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PWE-394 Are we misdiagnosing foreign body reaction to biologic implants as mesh-related infection?
  1. S Zeidan,
  2. D Cruttenden-Wood,
  3. D Tarver,
  4. A Clarke,
  5. M Ahmad
  1. Poole Pelvic Floor Unit, 2Department of Radiology, Poole Hospital NHS Foundation Trust, Poole, UK


Introduction Concern regarding mesh erosion has led to the increased use of biological implants in laparoscopic ventral rectopexy (LVR). There is a growing recognition that biological implants are not inert and their introduction into the body triggers a sequence of events leading to the formation of foreign body giant cells at the tissue/implant interface. This could lead to systemic inflammatory response syndrome (SIRS) that mimics mesh-related infection.

Method The records of 4 patients readmitted after LVR were assessed retrospectively. A radiologist with an interest in pelvic floor surgery reviewed their CT scans.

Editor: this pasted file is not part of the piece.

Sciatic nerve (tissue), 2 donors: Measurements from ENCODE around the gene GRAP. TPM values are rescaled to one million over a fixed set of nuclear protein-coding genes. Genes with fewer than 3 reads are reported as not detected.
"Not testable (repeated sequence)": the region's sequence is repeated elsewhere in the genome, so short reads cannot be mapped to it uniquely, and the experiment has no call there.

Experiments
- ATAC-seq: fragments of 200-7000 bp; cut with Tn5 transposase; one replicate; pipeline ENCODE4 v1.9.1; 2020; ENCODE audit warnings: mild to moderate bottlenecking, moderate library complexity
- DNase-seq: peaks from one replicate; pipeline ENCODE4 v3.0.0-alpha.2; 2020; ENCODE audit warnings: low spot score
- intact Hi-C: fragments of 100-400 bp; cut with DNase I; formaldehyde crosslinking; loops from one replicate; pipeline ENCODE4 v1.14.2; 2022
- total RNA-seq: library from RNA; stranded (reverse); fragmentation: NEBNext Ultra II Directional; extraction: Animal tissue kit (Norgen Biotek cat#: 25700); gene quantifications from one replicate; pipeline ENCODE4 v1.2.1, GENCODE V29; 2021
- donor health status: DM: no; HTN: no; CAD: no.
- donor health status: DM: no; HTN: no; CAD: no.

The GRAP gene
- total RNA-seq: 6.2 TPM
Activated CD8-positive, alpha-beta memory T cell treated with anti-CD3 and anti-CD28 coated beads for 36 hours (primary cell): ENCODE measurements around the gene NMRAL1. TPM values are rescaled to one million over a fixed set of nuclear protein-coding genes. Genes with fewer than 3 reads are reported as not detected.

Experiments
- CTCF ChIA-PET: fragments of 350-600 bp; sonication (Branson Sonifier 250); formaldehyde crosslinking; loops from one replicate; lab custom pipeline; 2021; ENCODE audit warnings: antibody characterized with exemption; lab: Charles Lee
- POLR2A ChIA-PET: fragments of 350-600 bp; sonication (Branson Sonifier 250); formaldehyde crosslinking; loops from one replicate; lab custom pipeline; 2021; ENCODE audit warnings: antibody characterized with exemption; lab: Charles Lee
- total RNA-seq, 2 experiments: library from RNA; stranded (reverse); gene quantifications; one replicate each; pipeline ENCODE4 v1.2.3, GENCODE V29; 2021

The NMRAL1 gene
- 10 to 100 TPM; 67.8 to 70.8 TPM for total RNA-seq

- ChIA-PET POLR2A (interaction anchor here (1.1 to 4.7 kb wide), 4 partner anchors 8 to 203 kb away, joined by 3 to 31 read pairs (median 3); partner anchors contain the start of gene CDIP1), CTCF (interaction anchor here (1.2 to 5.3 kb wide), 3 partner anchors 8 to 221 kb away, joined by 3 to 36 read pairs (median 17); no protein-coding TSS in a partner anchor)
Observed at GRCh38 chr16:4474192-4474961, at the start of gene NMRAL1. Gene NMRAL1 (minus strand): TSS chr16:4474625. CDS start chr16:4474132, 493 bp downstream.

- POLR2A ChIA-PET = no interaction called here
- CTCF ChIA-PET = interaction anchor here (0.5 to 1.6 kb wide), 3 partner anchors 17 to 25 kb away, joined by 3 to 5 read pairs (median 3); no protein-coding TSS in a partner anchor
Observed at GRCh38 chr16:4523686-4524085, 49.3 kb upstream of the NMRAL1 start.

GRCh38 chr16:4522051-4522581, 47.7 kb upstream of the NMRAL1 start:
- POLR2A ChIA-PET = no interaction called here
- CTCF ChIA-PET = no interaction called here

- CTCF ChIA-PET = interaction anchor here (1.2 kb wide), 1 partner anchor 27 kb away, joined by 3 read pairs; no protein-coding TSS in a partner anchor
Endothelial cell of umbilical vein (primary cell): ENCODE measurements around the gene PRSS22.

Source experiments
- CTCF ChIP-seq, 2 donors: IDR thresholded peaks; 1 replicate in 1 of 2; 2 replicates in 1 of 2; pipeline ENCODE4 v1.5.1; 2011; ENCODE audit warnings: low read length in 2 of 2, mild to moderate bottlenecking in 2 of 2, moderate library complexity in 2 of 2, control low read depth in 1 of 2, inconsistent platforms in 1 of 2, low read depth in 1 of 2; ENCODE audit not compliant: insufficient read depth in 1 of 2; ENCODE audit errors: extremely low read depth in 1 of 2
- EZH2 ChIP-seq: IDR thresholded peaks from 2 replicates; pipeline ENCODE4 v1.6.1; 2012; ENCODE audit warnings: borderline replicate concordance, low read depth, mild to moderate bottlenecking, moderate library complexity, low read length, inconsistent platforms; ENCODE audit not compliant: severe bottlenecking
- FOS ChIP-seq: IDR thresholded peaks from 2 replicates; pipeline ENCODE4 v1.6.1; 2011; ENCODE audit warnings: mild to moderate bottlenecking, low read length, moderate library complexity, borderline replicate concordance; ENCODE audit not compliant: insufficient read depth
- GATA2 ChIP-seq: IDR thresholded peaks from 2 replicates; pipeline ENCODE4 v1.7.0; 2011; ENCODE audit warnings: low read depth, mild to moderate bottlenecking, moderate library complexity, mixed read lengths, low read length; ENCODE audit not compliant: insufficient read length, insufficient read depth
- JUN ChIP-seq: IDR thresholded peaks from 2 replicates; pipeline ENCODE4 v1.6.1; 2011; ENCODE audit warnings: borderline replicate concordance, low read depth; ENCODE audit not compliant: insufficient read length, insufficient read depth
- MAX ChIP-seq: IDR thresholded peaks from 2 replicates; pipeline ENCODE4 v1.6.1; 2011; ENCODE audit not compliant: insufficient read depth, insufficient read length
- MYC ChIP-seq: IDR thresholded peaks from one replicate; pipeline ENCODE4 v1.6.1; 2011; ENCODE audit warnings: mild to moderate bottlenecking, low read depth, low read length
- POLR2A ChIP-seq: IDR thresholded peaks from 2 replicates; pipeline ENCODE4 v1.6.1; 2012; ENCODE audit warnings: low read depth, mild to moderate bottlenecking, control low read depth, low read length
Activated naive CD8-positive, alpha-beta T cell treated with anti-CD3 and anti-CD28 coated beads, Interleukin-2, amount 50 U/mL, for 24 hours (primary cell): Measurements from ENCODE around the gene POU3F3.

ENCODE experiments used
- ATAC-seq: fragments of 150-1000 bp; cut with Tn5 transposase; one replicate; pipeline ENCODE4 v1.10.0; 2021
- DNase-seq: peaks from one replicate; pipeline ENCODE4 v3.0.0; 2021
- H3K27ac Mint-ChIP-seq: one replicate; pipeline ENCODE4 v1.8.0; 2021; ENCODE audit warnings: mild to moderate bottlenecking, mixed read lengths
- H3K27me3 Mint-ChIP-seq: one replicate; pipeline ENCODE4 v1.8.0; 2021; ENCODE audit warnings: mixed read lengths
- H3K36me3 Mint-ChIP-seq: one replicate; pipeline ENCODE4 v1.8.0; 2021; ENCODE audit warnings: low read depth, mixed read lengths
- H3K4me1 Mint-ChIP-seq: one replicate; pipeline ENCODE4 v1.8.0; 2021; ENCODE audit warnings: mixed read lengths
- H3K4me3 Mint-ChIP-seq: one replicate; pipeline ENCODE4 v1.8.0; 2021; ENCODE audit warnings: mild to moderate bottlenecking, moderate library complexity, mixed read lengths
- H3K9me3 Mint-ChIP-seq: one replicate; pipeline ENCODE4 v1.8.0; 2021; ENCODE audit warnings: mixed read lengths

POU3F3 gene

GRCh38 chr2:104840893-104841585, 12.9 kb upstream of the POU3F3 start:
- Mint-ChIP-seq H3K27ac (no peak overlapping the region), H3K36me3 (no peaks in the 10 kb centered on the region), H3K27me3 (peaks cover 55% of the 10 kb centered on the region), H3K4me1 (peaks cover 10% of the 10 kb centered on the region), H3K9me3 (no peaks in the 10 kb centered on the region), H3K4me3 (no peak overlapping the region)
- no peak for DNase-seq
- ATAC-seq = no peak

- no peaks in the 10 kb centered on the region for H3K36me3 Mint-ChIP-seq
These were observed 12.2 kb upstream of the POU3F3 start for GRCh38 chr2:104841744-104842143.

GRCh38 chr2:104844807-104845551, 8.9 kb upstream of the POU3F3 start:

Results We performed 27 LVRs from October 2013–2014 using Biodesign ® biological implant and 19 using synthetic mesh. 4 patients (15%) from the biologic cohort were re-admitted with pain and pyrexia and a pelvic abscess was suspected. CRP was raised in 4 (mean 276 at readmission and 99 at discharge) but in only one was the WCC elevated. All 4 received antibiotics and 2 patients had percutaneous drainage of sterile collections while the other two had no intervention. Those treated with drainage had a longer hospital stay and a delayed recovery compared with the observation only group. All made a complete recovery and none had either symptoms of their original prolapse or dysfunctional defecation. None of the patients in the synthetic mesh group were readmitted.

Conclusion SIRS is a natural reaction to the implantation of non-inert foreign material as evidenced by elevated inflammatory mediators in the absence of a neutrophilia. This small study would suggest that the drainage of such 'collections' following insertion of biological meshes is not only unnecessary but may run the risk of introducing sepsis into a sterile environment. The routine use of intravenous antibiotics might be unnecessary and a watchful waiting approach should be considered.

Disclosure of interest None Declared.

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